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Metaphorical Communication: The Effects of Figurative Language on Impression Formation

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Abstract:

Previous research in communications and psychology confirms that literal trait (e.g., “hostile”) and stereotype (e.g., “African-American”) expectancies can influence a perceiver’s interpretation of ambiguous information about a target person. In some cases, however, perceivers may possess a metaphorical expectancy regarding a target person (e.g., “My boss is a baby”). The present research demonstrates that metaphorical language of this nature can produce analogous effects on the interpretation of ambiguous information about a person. Participants received a behavioral passage about a person named Donald that was ambiguous with regard to hostility. The passage also included a metaphor which described Donald. The metaphor either implied hostility (“Donald is a pit-bull”, “Donald is a Nazi”) or was neutral (“Donald is a bird”). The serial position of the metaphor was also manipulated, with the metaphor either coming at the beginning or at the end of the passage. Participants then rated Donald and his behaviors along a series of trait dimensions. Results showed that participants rated Donald’s behaviors to be significantly more hostile when the metaphor implied hostility and when it came before the ambiguous paragraph rather than after (B = -0.570, p = 0.04), suggesting that metaphors act as an expectancy or frame that guides the processing and interpretation of subsequently presented information.

Most Common Document Word Stems:

donald (172), metaphor (129), trait (94), rate (94), hostil (80), behavior (77), effect (60), posit (53), negat (50), interpret (39), nazi (39), ambigu (33), particip (33), p (31), interact (29), valenc (29), person (28), relev (27), 1 (26), kind (26), signific (26),

Author's Keywords:

metaphors, impression formation, figurative language
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Name: International Communication Association
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http://www.icahdq.org


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URL: http://citation.allacademic.com/meta/p230464_index.html
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MLA Citation:

Renstrom, Randall., Krumdick, Nathaniel. and Ottati, Victor. "Metaphorical Communication: The Effects of Figurative Language on Impression Formation" Paper presented at the annual meeting of the International Communication Association, TBA, Montreal, Quebec, Canada, May 22, 2008 <Not Available>. 2017-09-25 <http://citation.allacademic.com/meta/p230464_index.html>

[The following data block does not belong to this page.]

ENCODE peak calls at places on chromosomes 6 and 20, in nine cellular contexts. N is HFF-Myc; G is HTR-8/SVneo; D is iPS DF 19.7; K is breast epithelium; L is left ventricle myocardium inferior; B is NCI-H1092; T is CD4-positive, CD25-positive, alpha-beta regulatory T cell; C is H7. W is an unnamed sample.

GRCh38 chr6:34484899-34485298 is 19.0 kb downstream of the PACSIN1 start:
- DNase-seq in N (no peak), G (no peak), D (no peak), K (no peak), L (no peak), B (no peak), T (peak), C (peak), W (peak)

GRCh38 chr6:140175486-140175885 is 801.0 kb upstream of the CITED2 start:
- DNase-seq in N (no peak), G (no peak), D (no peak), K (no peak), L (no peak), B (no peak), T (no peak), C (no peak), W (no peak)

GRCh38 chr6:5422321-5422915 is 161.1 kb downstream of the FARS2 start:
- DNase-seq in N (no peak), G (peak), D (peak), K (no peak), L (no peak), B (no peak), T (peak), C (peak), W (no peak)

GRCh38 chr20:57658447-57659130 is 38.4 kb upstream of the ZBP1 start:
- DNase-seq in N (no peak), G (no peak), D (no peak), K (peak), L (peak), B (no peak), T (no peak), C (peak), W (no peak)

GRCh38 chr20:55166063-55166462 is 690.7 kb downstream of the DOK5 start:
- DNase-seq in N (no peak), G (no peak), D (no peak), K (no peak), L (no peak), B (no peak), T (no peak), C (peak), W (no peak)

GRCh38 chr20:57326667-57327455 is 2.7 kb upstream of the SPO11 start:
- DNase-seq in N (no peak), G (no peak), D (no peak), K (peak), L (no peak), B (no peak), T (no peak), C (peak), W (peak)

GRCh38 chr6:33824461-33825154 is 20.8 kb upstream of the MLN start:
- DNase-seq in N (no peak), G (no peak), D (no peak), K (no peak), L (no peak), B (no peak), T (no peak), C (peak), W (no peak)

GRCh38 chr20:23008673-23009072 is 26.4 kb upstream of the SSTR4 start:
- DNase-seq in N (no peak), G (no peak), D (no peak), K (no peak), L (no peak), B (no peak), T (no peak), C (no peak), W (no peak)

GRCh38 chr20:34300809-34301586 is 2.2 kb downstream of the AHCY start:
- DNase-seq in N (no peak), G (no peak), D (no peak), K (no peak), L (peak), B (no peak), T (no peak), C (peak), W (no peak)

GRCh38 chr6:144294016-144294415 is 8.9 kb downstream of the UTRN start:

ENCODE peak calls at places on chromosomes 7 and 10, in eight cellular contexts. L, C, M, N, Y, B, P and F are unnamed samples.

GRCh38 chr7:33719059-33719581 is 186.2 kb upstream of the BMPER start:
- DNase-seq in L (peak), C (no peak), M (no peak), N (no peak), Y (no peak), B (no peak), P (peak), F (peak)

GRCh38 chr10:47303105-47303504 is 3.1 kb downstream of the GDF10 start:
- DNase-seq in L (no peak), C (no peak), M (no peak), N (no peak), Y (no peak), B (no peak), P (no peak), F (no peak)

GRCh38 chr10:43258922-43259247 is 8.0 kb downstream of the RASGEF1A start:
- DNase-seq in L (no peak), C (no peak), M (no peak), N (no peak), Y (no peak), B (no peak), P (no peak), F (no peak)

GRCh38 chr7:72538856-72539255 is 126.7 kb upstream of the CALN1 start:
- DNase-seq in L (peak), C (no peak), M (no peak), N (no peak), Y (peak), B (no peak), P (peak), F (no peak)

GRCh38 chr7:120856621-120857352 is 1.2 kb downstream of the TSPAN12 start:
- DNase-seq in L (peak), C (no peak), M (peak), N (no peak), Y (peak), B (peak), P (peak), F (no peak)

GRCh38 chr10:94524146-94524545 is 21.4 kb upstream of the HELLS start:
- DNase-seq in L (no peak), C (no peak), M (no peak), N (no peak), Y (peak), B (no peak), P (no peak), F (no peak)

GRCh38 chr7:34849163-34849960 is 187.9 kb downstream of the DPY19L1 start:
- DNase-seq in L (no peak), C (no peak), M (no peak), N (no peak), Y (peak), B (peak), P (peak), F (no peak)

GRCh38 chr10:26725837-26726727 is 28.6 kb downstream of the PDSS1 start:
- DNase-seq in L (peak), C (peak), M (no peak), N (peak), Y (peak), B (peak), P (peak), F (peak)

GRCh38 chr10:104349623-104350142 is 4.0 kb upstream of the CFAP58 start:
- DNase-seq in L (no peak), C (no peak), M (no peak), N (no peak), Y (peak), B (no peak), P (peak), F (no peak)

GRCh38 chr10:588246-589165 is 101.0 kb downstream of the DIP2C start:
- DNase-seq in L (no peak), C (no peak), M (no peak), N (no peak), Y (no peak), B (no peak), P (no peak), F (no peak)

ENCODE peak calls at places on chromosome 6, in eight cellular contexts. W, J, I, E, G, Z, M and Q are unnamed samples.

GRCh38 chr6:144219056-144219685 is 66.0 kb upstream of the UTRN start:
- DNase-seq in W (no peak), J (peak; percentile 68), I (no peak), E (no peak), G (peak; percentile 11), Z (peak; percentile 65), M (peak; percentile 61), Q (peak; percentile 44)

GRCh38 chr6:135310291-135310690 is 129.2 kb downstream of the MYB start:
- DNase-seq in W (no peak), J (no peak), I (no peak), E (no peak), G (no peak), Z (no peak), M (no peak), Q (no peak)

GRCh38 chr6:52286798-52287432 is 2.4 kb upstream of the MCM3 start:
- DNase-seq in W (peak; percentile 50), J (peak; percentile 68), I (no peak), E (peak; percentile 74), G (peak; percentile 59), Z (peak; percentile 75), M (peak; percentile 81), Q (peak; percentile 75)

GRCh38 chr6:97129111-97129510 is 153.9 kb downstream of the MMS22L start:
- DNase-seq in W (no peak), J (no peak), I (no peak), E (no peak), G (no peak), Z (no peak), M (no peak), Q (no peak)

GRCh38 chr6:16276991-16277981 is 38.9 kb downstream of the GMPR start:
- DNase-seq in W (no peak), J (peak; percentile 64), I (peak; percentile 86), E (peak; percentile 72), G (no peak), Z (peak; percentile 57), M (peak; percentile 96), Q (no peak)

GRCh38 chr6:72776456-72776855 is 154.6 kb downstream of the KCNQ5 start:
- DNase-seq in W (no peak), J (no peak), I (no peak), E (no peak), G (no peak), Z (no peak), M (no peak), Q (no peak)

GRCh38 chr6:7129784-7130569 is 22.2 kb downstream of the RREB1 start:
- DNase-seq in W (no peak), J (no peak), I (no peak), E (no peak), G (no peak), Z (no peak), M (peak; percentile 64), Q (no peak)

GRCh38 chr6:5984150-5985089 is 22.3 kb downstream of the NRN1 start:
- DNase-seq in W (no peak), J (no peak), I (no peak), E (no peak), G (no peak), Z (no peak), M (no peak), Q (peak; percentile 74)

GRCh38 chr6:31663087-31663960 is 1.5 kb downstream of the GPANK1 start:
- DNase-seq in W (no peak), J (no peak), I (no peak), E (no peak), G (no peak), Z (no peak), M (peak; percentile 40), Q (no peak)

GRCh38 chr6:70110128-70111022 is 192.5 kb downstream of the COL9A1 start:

APA Citation:

Renstrom, R. A., Krumdick, N. D. and Ottati, V. C. , 2008-05-22 "Metaphorical Communication: The Effects of Figurative Language on Impression Formation" Paper presented at the annual meeting of the International Communication Association, TBA, Montreal, Quebec, Canada Online <PDF>. 2017-09-25 from http://citation.allacademic.com/meta/p230464_index.html

Publication Type: Conference Paper/Unpublished Manuscript
Abstract: Previous research in communications and psychology confirms that literal trait (e.g., “hostile”) and stereotype (e.g., “African-American”) expectancies can influence a perceiver’s interpretation of ambiguous information about a target person. In some cases, however, perceivers may possess a metaphorical expectancy regarding a target person (e.g., “My boss is a baby”). The present research demonstrates that metaphorical language of this nature can produce analogous effects on the interpretation of ambiguous information about a person. Participants received a behavioral passage about a person named Donald that was ambiguous with regard to hostility. The passage also included a metaphor which described Donald. The metaphor either implied hostility (“Donald is a pit-bull”, “Donald is a Nazi”) or was neutral (“Donald is a bird”). The serial position of the metaphor was also manipulated, with the metaphor either coming at the beginning or at the end of the passage. Participants then rated Donald and his behaviors along a series of trait dimensions. Results showed that participants rated Donald’s behaviors to be significantly more hostile when the metaphor implied hostility and when it came before the ambiguous paragraph rather than after (B = -0.570, p = 0.04), suggesting that metaphors act as an expectancy or frame that guides the processing and interpretation of subsequently presented information.


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